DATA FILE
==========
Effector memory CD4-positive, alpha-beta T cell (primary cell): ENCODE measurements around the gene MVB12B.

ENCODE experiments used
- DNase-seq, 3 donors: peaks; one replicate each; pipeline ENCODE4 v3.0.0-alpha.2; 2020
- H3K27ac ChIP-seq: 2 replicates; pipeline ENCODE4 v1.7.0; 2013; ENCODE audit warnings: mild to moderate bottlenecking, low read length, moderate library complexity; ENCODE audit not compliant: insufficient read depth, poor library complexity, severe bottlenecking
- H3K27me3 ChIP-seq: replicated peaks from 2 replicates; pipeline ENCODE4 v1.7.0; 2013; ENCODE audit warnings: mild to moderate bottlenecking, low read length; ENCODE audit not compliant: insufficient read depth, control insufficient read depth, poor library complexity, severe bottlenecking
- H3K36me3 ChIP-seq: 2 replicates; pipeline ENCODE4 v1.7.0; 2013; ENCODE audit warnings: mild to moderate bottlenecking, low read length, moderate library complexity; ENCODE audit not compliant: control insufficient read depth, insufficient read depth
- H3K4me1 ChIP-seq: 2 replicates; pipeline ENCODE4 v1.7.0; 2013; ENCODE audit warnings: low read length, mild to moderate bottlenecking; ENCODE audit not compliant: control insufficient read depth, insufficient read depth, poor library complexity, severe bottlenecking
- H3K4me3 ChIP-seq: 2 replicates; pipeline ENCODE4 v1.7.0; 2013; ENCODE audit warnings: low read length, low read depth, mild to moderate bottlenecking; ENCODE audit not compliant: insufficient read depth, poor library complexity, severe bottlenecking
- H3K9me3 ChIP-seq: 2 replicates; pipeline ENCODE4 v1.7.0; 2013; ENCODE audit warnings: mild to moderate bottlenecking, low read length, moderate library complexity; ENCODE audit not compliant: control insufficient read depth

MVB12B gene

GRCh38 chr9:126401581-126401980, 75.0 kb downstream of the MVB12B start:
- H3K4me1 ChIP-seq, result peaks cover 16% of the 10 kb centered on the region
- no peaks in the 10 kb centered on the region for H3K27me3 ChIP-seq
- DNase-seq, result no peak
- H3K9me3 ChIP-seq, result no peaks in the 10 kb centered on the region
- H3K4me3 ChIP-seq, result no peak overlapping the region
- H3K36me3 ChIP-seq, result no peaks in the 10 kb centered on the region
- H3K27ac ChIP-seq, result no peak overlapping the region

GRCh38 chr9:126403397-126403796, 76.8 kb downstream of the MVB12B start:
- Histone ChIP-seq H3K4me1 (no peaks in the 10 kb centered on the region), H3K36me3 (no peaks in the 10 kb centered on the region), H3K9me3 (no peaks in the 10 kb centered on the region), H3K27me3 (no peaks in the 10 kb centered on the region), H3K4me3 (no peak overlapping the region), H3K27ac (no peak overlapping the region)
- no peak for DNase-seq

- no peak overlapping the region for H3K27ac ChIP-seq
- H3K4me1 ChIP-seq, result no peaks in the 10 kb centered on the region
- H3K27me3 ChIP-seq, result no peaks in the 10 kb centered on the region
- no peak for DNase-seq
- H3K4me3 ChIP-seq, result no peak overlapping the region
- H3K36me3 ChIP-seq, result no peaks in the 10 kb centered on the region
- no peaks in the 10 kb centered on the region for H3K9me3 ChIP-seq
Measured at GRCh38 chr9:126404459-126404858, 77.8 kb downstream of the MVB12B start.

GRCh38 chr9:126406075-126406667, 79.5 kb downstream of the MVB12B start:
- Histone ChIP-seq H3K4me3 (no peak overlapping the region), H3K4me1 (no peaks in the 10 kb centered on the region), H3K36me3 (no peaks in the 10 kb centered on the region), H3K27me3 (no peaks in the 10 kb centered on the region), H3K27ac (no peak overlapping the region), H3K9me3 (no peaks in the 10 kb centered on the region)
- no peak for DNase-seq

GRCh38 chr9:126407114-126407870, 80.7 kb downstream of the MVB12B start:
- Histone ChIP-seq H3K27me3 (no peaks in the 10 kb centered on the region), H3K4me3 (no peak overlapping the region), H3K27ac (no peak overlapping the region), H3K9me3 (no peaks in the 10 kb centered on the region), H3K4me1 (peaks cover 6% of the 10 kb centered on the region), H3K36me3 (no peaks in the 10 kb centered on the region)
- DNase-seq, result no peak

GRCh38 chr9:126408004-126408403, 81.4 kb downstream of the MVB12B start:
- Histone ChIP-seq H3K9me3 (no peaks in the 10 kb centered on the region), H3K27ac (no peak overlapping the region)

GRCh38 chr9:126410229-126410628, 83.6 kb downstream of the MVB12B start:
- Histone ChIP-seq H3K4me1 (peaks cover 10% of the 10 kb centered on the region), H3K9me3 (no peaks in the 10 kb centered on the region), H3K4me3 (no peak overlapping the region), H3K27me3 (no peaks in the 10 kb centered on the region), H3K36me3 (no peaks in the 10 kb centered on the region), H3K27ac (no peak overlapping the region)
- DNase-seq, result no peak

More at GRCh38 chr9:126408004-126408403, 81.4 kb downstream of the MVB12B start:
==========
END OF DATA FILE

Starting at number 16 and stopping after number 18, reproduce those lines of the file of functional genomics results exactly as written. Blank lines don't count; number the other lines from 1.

- H3K4me3 ChIP-seq, result no peak overlapping the region
- H3K36me3 ChIP-seq, result no peaks in the 10 kb centered on the region
- H3K27ac ChIP-seq, result no peak overlapping the region